Clearly, this is again primarily a responsibility for public servants.

The third set of necessary developments involves the introduction of new ways of thinking about management, bureaucracy, democracy, and citizenship.
The most important development in our ways of thinking about management involves recognition that it has centrally to do with releasing the energy, creativity, and initiative of others in a hive of innovation. This in turn underlines the importance of developing of new procedures to ensure that politicians and public servants both set about creating such a ferment of innovation and themselves consistently seek out and act on information in an innovative way in the long-term public interest, monitor the effects of those actions, and take corrective action when necessary.
The arrangements required to do this involve the introduction of much better, social-science based, monitoring procedures, and the evolution of much improved ways of exposing the behaviour of public servants to the public gaze (so that they are more likely to act in the long term public interest) and finding ways of giving them credit for engaging in the risky, creative, demanding, and publicly visible activities involved in innovation.

The development of better ways of exposing the behaviour of public servants to the public gaze turns on the evolution of new forms of participative democracy grounded in network-based supervision of the public service. This has major implications for concepts of citizenship.

Although implemented through our existing structures, the result will be a devolved, dynamic, experimentation-learning-and-management system very different indeed from what we have today.
What happens will be determined as in Smith's market mechanism - by a wide range of people who have different priorities, perceptions, and bits of information. It will not be determined by central decree. But the invisible hand of the marketplace will be replaced. It will be replaced by visible monitoring and learning arrangements aimed at understanding systems processes - an understanding which will allow the consideration, assessment, and control of multiple determinants of events and the identification of a wide range of desired and desirable outcomes.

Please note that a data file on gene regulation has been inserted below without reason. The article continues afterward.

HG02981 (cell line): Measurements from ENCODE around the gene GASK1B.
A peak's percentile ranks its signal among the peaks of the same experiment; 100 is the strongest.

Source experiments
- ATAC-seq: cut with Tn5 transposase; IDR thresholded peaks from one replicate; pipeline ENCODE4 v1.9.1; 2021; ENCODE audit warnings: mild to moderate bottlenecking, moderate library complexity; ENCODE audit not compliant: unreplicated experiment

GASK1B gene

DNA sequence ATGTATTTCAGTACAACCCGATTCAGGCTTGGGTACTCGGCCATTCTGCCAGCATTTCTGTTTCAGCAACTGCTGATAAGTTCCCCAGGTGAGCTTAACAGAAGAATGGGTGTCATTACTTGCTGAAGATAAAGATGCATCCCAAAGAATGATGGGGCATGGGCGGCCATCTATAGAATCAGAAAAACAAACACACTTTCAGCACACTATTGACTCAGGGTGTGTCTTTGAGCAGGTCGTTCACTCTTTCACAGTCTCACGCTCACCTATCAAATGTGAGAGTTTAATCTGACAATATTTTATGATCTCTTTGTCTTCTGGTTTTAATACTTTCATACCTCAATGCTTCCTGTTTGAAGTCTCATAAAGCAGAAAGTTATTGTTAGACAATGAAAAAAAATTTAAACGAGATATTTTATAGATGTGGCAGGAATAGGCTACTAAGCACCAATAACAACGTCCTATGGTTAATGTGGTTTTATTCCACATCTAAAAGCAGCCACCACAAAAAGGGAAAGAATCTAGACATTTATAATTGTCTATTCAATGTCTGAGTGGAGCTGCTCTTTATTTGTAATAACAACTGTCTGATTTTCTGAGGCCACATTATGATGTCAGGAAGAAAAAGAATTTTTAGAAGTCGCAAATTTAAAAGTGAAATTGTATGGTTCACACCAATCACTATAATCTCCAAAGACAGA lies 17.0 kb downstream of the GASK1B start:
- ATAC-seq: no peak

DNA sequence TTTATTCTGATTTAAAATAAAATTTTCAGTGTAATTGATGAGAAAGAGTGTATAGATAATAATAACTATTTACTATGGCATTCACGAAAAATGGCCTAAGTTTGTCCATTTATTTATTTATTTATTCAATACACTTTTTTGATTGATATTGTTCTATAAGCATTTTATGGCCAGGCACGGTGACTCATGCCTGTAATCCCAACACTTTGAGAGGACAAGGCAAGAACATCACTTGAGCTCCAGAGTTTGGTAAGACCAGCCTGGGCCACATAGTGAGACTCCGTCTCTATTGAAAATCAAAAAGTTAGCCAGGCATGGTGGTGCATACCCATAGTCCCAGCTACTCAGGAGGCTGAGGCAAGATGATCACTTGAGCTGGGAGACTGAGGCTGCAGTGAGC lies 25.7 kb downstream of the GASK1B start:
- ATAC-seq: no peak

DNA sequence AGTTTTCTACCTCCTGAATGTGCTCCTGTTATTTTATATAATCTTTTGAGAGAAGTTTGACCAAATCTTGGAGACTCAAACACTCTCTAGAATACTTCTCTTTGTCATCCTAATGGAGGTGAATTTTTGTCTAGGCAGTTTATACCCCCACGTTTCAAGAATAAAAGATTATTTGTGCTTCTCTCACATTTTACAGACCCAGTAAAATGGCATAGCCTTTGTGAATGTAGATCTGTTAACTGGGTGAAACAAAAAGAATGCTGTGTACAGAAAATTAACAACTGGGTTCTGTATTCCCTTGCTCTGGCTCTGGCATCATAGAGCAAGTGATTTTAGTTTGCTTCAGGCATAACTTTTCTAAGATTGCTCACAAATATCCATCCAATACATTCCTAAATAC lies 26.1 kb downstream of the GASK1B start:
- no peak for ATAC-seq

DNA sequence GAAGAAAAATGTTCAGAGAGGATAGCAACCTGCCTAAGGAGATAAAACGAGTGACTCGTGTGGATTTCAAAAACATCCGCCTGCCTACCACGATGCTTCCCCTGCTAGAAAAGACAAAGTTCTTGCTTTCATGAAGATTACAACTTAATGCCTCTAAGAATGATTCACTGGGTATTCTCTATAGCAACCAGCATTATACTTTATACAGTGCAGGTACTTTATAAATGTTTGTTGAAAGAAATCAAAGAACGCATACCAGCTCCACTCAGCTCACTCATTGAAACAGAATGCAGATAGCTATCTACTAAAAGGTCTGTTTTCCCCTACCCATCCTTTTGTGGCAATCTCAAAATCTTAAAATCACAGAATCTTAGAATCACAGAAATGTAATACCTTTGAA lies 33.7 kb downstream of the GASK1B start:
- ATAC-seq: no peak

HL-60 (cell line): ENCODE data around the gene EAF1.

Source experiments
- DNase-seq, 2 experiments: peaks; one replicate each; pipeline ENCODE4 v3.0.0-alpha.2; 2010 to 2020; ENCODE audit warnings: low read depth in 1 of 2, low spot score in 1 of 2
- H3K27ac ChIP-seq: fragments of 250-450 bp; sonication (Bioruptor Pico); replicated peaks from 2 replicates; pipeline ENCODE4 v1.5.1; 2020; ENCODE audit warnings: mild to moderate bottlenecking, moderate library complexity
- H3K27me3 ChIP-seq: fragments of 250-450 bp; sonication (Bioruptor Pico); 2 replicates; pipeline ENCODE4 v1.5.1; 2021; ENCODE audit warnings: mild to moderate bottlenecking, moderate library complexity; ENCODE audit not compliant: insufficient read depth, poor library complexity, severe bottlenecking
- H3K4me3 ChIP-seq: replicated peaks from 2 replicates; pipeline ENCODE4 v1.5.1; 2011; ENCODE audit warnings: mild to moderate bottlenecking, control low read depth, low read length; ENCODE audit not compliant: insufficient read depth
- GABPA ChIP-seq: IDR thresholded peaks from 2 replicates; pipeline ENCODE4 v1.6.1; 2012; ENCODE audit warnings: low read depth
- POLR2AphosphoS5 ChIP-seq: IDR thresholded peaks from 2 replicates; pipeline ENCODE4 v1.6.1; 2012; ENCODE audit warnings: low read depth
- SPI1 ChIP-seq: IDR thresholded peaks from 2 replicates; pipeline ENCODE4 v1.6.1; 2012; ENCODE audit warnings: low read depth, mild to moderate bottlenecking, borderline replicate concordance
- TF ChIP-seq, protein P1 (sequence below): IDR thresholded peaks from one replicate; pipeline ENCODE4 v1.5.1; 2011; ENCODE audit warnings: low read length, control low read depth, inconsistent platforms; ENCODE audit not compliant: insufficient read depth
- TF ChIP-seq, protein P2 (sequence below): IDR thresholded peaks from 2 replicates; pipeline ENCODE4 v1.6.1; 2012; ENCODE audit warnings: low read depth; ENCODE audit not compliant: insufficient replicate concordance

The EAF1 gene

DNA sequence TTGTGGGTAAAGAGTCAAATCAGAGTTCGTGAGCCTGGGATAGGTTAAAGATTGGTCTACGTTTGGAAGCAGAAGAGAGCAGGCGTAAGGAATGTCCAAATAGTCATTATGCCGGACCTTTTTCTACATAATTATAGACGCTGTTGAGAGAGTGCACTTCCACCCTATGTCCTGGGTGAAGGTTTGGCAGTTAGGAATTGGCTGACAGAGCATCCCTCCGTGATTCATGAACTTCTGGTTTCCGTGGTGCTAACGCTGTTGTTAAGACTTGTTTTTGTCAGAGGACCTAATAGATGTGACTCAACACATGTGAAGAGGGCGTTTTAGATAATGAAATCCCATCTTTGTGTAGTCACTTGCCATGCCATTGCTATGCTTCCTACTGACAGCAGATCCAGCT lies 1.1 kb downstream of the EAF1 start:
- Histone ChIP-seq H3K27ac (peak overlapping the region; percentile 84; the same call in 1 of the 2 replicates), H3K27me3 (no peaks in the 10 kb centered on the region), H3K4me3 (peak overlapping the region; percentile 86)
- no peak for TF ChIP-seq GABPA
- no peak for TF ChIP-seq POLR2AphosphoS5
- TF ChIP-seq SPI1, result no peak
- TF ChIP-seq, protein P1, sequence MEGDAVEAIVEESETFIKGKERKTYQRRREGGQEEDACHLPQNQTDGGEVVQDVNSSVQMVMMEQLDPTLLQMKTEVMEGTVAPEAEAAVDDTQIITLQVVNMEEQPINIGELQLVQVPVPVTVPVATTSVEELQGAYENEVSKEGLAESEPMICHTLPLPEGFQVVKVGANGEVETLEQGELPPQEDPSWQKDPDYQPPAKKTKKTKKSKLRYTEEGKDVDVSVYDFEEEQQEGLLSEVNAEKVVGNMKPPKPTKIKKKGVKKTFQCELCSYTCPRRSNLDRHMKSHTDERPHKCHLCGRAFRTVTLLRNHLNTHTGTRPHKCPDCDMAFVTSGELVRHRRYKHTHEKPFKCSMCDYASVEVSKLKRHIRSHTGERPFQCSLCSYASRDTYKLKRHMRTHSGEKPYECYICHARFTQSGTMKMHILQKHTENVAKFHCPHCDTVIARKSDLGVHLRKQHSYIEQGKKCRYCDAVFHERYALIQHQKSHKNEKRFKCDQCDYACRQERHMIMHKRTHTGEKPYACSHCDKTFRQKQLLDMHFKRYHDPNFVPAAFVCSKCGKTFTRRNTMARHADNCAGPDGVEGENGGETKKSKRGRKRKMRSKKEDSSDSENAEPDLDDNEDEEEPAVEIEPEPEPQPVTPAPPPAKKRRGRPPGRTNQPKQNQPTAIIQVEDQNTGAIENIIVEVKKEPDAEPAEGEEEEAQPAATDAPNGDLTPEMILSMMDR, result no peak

At this point many readers will be wondering how all this activity is to be paid for.
Later chapters will show both that this is not really the correct way to pose the question, and that, even if posed in this way, there is really no problem. We can hint at the answer here by saying that the correct way to view the problem is to focus on the redeployment of human resources. There is ample scope for this. We have lots of unemployed people. We have a incredibly ineffective public sector. And we have a market process the provision of which (as we shall document) consumes two thirds of the selling price of all goods and articles which pass through it.
"Paying" for the process is, therefore, like the wider problem of which it is a symptom, essentially a management task rather than an economic one.

The use of the words "learning" and "management" in the previous discussion poses problems.
Those which are associated with the use of the word "learning" are most apparent in Milbrath's work. Milbrath, like ourselves, noted that the key development required is the evolution of a" learning society". Unfortunately, use of this term tends to evoke entirely the wrong impression since the word "learning" has been captured and given an inappropriate meaning by educationists

It has become fashionable to say that we live in the "information age". This phrase is used in two distinct ways.

In Britain, it is taken to denote a society in which information can be traded. Used in this way it refers to everything from the publication and sale of books and information on the codes required for genetic engineering, to the whole paraphernalia of conferencing the non-information generated by the climate of "publish or perish" in academe.

But at the heart of the Japanese economic "miracle" lies another interpretation: the use of information.